ICYMI This Week: Stop Line 3 featured in The New York Times, The Nation and more

 

January 11, 2021



This week in The Nation, Honor the Earth executive director Winona LaDuke filed an on-the-ground report from the ‘occupied’ town of Palisade, Minnesota. LaDuke writes:

“Enbridge, the largest pipeline company in the world, is hell-bent on jamming through their Line 3 Pipeline, the company’s most massive project, under the cover of this Covid winter as fast as they can—before we can stop them and before the world takes notice […]

Then there’s the armed forces, the Sheriffs, the DNR—Minnesota Department of Natural Resources—who have deployed here. Their wages are paid by Enbridge. That’s because Minnesota noted the $38 million bill for Standing Rock, and decided just to pay in advance. A Canadian corporation paying for the police in Minnesota. It looks like an occupation. It feels like an occupation. With all the violence that entails.”

Also this week, the American Birkebeiner, an annual ski race in Hayward, Wisconsin, has ended their relationship with sponsor Enbridge Energy after an outcry from the community. In a statement posted to their website, the American Birkebeiner Ski Foundation said:


“We’ve taken pause to reconsider our relationship with Enbridge Energy and have chosen to dissolve our agreement [...] We are grateful to those of you who took the time to share your thoughts. We appreciate your passion and we heard you loud and clear [...] Thank you for your care of the environment and your passionate support of the Birkie lifestyle.”

The site Healing Minnesota Stories spoke with Birkebeiner’s Executive Director Ben Popp about the decision to break ties with Enbridge:

“Birkebeiner staff began hearing from the public in the last 10 days, pushing back on the Enbridge sponsorship. Voices ‘grew, and grew, and grew,’ [Popp] said [...] The Foundation represents a large group of people, 20,000 to 30,000, Popp said. ‘We want to make sure we represent them accurately.’”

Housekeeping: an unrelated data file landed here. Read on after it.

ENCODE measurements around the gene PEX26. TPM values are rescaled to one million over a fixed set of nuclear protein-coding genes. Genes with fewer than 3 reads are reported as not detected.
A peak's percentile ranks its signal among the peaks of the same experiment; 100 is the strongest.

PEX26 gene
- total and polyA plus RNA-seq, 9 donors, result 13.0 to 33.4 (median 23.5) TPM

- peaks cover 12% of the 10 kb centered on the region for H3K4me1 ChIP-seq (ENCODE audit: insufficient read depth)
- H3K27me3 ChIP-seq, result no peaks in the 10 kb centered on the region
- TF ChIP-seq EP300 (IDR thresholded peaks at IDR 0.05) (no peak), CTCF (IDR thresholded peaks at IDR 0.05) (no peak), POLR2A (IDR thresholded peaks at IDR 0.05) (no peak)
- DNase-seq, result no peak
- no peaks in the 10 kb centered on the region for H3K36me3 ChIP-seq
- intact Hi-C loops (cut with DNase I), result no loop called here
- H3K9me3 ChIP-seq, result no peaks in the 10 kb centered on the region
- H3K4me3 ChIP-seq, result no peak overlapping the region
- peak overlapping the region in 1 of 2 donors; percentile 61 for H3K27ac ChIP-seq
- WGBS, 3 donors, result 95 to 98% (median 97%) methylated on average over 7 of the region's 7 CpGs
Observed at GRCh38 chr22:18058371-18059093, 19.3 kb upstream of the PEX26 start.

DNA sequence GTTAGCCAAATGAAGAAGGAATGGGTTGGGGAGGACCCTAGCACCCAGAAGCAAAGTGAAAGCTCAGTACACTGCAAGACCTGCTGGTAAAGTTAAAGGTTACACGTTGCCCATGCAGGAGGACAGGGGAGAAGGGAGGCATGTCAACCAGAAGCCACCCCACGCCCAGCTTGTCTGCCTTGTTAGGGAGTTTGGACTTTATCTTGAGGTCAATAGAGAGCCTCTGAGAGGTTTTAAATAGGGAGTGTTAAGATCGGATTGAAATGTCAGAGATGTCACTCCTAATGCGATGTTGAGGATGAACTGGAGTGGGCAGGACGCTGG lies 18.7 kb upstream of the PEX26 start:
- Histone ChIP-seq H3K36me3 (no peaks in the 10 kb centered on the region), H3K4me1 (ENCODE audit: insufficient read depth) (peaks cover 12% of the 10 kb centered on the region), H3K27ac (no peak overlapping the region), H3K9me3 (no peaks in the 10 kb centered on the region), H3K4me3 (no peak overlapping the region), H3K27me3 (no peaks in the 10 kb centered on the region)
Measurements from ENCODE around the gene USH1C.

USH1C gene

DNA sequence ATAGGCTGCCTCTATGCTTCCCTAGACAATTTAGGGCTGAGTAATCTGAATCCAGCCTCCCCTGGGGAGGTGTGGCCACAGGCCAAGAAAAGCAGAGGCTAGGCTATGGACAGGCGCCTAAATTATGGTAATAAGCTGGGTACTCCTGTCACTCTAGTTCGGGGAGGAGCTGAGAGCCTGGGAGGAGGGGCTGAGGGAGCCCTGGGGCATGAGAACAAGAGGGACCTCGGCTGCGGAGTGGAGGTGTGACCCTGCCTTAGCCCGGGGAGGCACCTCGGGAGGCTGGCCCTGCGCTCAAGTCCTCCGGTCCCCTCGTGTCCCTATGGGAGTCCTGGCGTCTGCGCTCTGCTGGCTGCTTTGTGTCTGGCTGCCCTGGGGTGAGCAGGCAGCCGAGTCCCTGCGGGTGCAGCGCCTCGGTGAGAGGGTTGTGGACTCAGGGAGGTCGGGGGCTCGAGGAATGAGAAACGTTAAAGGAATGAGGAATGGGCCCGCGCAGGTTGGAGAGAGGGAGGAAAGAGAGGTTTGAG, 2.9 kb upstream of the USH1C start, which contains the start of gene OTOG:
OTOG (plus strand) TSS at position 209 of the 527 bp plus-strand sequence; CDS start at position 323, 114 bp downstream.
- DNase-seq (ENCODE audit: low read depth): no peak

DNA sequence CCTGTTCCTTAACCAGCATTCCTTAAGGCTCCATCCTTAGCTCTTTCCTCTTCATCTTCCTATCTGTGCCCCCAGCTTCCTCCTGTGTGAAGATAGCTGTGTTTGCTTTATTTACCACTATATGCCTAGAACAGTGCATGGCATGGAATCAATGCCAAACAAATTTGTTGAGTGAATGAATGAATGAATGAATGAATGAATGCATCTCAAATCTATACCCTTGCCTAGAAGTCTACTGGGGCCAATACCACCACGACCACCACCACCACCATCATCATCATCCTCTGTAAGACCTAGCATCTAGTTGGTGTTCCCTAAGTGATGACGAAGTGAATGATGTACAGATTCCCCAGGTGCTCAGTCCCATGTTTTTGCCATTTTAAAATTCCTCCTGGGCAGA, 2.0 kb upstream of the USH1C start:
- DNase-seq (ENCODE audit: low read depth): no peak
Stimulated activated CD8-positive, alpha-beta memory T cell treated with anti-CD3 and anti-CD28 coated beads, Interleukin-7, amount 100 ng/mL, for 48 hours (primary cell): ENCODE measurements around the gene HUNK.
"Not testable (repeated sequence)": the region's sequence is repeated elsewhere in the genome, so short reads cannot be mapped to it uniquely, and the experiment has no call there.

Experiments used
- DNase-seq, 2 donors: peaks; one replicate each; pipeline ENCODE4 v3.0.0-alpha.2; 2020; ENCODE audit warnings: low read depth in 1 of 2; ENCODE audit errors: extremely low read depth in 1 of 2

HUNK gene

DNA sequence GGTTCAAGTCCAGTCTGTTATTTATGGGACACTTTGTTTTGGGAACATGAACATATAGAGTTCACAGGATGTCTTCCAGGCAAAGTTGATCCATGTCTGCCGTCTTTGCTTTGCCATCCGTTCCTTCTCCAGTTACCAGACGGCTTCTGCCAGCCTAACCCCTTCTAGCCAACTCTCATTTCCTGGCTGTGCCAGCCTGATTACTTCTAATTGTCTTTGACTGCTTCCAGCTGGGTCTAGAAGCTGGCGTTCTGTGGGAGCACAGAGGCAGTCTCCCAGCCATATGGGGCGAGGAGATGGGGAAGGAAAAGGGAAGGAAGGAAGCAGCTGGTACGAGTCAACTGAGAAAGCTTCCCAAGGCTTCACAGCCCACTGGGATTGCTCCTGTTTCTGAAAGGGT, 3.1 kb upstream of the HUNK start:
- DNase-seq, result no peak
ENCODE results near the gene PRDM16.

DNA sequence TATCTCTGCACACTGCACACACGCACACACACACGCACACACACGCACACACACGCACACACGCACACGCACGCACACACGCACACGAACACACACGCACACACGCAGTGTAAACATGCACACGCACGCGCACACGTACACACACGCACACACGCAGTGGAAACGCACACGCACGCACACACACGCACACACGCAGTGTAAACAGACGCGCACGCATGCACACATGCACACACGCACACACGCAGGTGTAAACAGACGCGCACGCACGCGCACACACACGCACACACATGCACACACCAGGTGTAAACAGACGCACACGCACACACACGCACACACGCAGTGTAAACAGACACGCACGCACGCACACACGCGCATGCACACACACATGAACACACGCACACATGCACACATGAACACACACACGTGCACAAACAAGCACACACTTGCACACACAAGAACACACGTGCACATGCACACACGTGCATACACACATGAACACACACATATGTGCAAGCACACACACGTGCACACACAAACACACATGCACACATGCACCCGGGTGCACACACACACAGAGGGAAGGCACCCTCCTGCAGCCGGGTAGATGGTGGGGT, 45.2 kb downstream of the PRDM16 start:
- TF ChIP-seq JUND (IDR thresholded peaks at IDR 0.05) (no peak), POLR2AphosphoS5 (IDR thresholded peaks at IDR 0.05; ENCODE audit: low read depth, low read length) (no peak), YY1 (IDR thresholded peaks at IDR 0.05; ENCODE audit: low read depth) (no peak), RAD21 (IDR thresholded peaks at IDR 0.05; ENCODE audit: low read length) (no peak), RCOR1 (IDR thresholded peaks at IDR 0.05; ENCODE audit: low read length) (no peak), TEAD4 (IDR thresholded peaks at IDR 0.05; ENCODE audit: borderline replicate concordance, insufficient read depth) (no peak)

A couple weeks ago in The New York Times, Louise Erdrich, Minnesota author and member of the Turtle Mountain Band of Chippewa, explained why Line 3 is not ‘just another pipeline,’ but a fundamental betrayal of tribal rights and the environment:

“This has been a brutal year for Indigenous people, who have suffered nearly double the Covid-19 mortality rate of white Americans. We have lost many of our elders, our language keepers. Covid has also struck an inordinate number of our vibrant young. Nevertheless, tribal people worked hard on the elections. The Native vote became a force that helped carry several key areas of the country and our state. On the heels of those victories, the granting of final permits to construct Enbridge’s Line 3, which will cross Anishinaabe treaty lands, was a breathtaking betrayal [...]


This is not just another pipeline. It is a tar sands climate bomb; if completed, it will facilitate the production of crude oil for decades to come. Tar sands are among the most carbon-intensive fuels on the planet. The state’s environmental impact assessment of the project found the pipeline’s carbon output could be 193 million tons per year. That’s the equivalent of 50 coal-fired power plants or 38 million vehicles on our roads, according to Jim Doyle, a physicist at Macalester College who helped write a report from the climate action organization MN350 about the pipeline.”

In a January 1st letter to the editor in the Star Tribune, Minneapolis resident Judith K. Healey asks some important questions about the process that led to Line 3’s permit approvals, which are now being challenged in state and federal courts:

“Let me see if I have this straight: 1) Some of the workers on the project are coming from out-of-state, so there is less local employment benefit. 2) The oil is not destined to be used in this state but will be sent elsewhere. So it's not about heating Minnesota homes. 3) The pipeline is running through land that belongs to Native Americans without their permission. 4) There will be an extraordinary negative environmental cost to the state in this process.


So the question has to be asked: Why are we allowing this? What safeguards in Minnesota environmental decisionmaking have failed us? And the most important question of all: Cui bono?”

 

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